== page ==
Not quite the final frontier, but certainly the hardest nut to crack. At 6.45am local time, just over 24 hours and 1,813kms after crossing the Nile at Abu Simbel, we rolled up at the tiny white-washed sentry post after saying goodbye to "Turbo" and Hatem, who have fixed things for us across Egypt.
We have shaken hands with our new team - an armed guard will lead us, another armed guard will follow. Nobody seems at all bothered by the Union Jack across the front of the Panda.
And so it has all come down to a charm offensive. Two small boys both aged ten ask for "money, money!". They get some chewing gum and pens but as they don't go to school they're not a lot of good.
Libya has the tatty remnants of a Libyan flag flying over an arch, and a rusty pole that lost its sign is about to fall over, the scruffy customs sheds are empty. This could be anywhere in North Africa. We are doing plenty of talking… Nobody is telling us "foreigners are banned" - and it looks like our preparatory work has made a lot of impact. Libyan officialdom seems very pleased to see us. Everyone is smiling.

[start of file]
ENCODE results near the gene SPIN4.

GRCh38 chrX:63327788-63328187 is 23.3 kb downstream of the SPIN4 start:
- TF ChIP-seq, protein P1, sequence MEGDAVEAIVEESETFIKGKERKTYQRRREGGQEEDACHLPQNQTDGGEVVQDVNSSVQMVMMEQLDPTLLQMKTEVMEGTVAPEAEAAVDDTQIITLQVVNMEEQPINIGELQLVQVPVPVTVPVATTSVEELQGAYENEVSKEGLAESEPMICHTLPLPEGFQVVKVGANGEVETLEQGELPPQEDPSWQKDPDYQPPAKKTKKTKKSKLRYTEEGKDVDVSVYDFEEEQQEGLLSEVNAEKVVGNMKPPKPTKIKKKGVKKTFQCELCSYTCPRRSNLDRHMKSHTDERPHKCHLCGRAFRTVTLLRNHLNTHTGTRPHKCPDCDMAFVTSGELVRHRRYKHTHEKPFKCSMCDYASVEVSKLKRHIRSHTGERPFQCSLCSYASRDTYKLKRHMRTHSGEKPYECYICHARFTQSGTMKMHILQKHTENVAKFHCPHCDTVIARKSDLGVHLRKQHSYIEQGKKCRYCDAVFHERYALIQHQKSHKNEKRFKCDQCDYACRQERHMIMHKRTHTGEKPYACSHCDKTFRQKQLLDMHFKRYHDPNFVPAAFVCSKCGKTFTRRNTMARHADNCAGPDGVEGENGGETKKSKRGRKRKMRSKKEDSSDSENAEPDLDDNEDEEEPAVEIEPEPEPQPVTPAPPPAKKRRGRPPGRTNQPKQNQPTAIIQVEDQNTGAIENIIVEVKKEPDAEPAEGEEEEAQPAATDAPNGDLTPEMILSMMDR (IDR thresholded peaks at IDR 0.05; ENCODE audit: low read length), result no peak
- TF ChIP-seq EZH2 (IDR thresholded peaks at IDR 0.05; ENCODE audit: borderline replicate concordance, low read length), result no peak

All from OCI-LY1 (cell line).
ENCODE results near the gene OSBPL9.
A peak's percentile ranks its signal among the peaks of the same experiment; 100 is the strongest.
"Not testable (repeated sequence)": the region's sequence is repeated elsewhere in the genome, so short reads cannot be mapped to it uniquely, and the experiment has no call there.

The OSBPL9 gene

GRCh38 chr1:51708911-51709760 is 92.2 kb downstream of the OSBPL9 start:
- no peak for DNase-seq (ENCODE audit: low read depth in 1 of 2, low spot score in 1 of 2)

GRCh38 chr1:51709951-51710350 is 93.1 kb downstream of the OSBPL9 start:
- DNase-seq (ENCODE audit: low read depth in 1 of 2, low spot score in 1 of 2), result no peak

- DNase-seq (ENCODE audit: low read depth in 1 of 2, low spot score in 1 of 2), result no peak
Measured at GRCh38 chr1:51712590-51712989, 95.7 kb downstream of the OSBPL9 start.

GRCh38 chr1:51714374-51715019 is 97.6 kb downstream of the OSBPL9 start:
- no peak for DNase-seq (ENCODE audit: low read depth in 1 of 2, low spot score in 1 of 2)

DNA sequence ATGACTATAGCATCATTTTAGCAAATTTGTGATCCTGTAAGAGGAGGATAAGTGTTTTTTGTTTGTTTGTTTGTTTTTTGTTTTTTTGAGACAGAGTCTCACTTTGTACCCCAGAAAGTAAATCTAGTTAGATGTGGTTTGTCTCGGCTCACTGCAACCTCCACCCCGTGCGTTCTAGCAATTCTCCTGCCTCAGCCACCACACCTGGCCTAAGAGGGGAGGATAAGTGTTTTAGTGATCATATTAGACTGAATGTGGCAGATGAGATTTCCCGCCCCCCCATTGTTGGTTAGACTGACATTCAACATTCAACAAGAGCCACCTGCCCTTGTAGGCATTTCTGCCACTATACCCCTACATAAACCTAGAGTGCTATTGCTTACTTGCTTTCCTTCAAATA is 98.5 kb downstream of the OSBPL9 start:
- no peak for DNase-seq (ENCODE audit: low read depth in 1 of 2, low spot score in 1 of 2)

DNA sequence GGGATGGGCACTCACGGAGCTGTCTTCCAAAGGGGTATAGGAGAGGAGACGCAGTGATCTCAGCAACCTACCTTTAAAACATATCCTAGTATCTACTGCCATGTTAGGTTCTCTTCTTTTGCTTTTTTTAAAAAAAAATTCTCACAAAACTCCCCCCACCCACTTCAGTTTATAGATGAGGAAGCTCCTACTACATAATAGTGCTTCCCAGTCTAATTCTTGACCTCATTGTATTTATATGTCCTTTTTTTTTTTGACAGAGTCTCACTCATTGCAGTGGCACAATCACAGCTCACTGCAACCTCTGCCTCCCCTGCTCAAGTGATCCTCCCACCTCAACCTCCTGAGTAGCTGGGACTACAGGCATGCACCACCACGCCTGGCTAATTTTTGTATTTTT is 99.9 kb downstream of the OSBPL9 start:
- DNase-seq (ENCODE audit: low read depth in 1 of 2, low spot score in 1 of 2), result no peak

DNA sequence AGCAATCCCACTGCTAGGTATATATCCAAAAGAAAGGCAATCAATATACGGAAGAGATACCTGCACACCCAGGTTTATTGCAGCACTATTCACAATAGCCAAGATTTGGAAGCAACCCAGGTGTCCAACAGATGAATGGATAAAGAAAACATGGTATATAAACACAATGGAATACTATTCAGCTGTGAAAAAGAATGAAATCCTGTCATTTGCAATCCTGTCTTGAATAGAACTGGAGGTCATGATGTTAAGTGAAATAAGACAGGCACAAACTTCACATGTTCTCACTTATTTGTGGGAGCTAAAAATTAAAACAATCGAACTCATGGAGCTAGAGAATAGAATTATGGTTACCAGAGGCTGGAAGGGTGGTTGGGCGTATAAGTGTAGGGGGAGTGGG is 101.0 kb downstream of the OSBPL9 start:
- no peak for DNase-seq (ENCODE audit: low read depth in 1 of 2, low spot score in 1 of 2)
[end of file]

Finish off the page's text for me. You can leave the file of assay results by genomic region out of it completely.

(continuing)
Long bread rolls arrive in the passport office which has no doors and windows, the perfect excuse for officials in hooded cloaks huddling over the desks to stop work. It’s breakfast time. It's all a game of patience - this is not the moment for hustling. Eventually, a big rubber stamp with a red handle is found in the bottom drawer... things are now looking up. But! Just wait five minutes! We must now wait for a fax from the police station up the road.
A chilling reminder of Libya's recent past... as we waited for stamps in our passports, there were three muffled explosions. We ask the obvious question and back came the reply, with a casual shrug of the shoulders, "People with no visas, they risk walking around the outside of the walls, here ...setting off land-mines". Nobody left the queue in the shabby passport office to go and look.